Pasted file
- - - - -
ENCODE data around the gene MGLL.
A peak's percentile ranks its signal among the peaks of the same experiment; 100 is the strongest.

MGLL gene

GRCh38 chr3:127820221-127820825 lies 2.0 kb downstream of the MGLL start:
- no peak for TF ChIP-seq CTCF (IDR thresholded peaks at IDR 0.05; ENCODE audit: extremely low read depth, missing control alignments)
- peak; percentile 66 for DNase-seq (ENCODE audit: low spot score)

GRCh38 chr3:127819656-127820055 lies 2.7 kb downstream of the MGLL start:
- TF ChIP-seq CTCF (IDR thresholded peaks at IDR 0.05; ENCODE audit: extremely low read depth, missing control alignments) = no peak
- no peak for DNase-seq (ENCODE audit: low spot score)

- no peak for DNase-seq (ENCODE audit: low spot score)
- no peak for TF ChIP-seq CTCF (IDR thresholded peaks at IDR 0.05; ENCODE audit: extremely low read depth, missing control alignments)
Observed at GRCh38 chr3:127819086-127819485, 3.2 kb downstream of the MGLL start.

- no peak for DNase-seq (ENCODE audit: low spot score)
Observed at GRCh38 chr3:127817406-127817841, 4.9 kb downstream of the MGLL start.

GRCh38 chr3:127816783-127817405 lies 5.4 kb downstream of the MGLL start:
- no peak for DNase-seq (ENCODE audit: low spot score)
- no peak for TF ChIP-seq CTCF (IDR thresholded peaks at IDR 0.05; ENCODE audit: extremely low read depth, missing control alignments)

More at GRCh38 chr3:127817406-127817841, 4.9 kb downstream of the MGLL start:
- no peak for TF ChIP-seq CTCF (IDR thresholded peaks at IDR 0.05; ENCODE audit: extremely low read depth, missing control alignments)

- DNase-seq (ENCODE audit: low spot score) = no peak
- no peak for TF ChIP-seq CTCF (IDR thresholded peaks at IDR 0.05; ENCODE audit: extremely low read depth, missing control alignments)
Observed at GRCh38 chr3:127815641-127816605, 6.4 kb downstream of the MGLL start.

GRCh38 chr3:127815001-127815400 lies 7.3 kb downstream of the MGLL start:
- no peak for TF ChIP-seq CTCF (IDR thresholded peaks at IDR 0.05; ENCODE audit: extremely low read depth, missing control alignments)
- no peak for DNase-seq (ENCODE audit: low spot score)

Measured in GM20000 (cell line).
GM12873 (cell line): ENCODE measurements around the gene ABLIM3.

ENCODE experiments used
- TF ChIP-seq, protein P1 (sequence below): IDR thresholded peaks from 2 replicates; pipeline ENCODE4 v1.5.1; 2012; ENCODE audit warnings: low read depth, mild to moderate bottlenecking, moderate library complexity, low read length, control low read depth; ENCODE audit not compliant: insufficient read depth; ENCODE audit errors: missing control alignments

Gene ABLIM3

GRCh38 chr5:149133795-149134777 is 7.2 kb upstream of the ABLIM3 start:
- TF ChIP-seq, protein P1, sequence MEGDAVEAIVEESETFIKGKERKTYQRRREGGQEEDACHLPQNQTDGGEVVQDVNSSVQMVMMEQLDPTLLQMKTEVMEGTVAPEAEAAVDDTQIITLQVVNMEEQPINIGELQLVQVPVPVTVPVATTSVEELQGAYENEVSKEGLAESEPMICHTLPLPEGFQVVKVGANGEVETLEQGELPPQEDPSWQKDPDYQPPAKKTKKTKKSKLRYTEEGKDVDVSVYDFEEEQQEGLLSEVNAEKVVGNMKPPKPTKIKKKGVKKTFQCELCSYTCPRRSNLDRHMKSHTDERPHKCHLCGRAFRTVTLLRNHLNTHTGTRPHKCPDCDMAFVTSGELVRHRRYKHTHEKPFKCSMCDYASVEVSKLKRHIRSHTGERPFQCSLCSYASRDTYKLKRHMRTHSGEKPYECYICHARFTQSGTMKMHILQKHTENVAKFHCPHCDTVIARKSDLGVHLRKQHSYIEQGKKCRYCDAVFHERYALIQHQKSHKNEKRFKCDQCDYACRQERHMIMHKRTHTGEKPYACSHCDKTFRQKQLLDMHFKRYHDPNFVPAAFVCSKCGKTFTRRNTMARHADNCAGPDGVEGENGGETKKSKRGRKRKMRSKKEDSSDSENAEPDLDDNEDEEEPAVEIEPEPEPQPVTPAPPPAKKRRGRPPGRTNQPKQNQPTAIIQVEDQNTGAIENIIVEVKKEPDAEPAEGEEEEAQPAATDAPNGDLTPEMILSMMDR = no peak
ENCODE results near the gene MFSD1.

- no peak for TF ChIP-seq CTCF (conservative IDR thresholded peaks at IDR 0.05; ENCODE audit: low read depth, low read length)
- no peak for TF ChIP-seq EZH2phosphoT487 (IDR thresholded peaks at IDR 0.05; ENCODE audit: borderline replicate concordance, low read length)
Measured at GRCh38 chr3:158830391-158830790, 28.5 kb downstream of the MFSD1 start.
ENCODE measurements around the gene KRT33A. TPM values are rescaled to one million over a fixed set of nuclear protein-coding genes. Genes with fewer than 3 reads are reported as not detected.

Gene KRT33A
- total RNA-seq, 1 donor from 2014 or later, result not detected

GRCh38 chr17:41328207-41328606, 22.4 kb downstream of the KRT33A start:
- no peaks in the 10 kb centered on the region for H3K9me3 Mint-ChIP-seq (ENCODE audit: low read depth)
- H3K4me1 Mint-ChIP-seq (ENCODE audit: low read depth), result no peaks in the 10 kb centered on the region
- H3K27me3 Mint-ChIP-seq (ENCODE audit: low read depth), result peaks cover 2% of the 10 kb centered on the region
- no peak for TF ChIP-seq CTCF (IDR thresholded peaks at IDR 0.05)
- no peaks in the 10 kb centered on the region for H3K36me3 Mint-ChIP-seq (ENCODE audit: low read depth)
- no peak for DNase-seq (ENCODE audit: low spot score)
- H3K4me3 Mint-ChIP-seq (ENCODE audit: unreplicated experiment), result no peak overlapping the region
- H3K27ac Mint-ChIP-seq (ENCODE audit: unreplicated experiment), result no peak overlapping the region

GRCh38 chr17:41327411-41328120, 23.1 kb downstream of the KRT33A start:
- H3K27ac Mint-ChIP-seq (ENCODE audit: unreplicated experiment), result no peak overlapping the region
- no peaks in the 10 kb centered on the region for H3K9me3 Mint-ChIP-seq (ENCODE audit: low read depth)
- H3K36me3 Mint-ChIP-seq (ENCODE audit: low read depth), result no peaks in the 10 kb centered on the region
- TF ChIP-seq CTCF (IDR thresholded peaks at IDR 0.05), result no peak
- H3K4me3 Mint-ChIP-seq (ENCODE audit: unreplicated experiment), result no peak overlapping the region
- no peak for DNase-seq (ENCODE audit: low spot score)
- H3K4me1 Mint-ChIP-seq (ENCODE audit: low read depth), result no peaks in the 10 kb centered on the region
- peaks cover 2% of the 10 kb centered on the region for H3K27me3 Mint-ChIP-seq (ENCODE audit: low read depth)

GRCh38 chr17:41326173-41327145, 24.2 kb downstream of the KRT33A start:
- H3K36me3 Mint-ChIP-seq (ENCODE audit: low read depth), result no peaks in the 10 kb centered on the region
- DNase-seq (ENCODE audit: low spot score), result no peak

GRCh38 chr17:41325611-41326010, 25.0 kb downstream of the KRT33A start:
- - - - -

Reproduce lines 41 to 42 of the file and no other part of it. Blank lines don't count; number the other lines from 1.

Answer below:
- no peaks in the 10 kb centered on the region for H3K9me3 Mint-ChIP-seq (ENCODE audit: low read depth)
- H3K4me1 Mint-ChIP-seq (ENCODE audit: low read depth), result no peaks in the 10 kb centered on the region